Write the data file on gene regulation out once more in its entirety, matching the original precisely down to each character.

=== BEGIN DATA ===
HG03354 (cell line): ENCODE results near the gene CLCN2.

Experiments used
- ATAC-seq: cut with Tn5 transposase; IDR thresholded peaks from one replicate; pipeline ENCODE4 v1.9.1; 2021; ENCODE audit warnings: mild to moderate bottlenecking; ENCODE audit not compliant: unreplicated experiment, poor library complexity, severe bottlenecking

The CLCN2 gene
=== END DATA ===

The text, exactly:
HG03354 (cell line): ENCODE results near the gene CLCN2.

Experiments used
- ATAC-seq: cut with Tn5 transposase; IDR thresholded peaks from one replicate; pipeline ENCODE4 v1.9.1; 2021; ENCODE audit warnings: mild to moderate bottlenecking; ENCODE audit not compliant: unreplicated experiment, poor library complexity, severe bottlenecking

The CLCN2 gene